Mr Geary cautioned against assumptions that mental illness was a common root cause of "insidious family violence in the community".
"I would urge the people of Melbourne to consider that not all people with mental illness are violent, in fact only a small percentage are violent. And ... only a small percentage of family violence offenders have a history of mental illness. Mostly these men are cowards before anything else."
The inquiry will take place over the next few weeks, Mr Geary said, and would involve talking to Luke's mother Rosie Batty, members of the Tyabb community and mental health workers who may have dealt with Anderson.
In an emotional statement to the media less than 24 hours after watching her beloved son die, Ms Batty said her estranged partner was a man who loved his son but had suffered from an undiagnosed mental illness for two decades.
She says Luke loved his father and "felt pain" because he knew he was struggling.
"He was a little boy in a growing body that felt pain and sadness and fear for his mum, and he always believed he would be safe with his dad," she said.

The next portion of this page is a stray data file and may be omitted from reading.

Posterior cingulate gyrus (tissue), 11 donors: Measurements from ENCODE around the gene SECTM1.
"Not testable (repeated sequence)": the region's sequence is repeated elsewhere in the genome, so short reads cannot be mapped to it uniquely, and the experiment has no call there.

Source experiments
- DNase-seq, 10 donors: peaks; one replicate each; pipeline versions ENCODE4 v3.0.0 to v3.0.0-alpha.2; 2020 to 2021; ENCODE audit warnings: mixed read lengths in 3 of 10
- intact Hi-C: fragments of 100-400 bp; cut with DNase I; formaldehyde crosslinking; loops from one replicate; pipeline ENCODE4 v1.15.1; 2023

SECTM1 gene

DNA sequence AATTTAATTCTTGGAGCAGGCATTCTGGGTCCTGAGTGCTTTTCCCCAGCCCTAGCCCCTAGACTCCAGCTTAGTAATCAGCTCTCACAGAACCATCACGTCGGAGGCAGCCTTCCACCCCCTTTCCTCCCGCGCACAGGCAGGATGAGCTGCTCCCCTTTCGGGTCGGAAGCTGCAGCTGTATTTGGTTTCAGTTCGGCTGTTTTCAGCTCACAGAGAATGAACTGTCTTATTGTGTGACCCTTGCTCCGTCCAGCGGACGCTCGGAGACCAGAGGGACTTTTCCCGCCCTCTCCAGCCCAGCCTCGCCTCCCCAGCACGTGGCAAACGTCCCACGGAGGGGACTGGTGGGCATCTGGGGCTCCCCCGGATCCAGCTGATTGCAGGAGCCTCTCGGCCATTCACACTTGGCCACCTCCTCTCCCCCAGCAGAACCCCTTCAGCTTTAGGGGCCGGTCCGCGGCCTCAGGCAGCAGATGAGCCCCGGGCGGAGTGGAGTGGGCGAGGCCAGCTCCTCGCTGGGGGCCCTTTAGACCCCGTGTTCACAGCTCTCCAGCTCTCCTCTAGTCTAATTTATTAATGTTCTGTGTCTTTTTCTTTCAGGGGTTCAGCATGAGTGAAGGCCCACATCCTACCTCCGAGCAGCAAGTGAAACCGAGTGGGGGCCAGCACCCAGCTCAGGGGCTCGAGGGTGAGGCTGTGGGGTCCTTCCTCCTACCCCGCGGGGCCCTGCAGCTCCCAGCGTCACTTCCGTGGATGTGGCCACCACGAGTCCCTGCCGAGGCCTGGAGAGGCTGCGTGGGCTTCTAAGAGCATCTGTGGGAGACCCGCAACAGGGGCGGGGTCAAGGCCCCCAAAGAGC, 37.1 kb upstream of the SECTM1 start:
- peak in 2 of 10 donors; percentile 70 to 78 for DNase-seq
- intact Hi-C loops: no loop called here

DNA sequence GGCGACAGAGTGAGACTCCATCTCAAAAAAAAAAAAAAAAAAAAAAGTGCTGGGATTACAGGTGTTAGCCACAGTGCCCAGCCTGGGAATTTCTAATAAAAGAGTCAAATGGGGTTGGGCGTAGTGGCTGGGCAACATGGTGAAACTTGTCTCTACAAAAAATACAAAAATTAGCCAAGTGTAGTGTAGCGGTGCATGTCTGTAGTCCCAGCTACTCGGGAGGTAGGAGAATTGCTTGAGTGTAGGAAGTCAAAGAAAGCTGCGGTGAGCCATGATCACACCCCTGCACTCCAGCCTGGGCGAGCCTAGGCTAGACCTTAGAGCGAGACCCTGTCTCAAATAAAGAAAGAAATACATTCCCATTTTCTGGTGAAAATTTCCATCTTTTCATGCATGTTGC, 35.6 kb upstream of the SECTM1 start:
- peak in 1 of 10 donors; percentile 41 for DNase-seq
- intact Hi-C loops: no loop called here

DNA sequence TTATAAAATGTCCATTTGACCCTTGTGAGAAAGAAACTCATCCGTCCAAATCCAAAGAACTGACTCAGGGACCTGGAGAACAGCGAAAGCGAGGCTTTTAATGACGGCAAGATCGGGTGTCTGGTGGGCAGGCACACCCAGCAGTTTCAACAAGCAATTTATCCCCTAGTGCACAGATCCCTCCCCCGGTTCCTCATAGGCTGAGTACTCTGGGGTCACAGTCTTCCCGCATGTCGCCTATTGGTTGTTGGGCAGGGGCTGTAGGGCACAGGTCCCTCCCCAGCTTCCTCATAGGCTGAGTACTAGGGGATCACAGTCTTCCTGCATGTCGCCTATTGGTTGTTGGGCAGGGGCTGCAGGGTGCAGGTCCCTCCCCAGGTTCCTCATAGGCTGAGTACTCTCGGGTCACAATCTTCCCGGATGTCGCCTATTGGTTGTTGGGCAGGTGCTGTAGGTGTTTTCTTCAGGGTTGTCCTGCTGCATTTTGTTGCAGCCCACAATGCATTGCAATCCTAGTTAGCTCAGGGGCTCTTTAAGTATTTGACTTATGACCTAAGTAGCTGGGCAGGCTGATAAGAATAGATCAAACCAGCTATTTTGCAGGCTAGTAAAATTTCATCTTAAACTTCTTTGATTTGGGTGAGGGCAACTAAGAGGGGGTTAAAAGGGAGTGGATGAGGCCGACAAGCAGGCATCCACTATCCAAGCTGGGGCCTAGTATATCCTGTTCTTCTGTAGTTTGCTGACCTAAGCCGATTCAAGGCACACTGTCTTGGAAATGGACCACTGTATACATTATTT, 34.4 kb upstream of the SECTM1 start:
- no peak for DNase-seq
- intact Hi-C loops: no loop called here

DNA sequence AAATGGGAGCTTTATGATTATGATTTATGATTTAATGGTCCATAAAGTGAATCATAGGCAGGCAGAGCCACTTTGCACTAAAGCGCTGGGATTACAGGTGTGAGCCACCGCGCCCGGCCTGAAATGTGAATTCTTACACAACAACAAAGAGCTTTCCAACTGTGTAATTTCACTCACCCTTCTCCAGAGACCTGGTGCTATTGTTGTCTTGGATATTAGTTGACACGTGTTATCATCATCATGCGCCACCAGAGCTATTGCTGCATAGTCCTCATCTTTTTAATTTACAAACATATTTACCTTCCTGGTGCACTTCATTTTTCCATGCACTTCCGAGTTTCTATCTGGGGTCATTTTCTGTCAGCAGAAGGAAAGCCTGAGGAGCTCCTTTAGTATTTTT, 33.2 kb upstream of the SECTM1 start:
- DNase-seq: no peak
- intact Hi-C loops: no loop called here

"[I told him] 'you'll always love your dad. You won't always like what they do or say, but you'll always love your dad, and he'll always love you'."
Ms Batty says she had known Anderson for 20 years, and over that time his mental health deteriorated.
"[He went] from someone who brushed off losing a job to someone that was unemployable," she said.
"He was in a homelessness situation for many years. His life was failing. Everything was becoming worse in his life and Luke was the only bright light in his life."
Anderson had repeatedly been offered help, she said, but he failed to accept it, instead choosing to "believe he was OK".